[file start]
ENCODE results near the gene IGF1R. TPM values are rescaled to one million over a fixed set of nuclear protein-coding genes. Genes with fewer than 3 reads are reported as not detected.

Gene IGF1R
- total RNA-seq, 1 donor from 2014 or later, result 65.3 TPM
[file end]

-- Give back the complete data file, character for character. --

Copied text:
ENCODE results near the gene IGF1R. TPM values are rescaled to one million over a fixed set of nuclear protein-coding genes. Genes with fewer than 3 reads are reported as not detected.

Gene IGF1R
- total RNA-seq, 1 donor from 2014 or later, result 65.3 TPM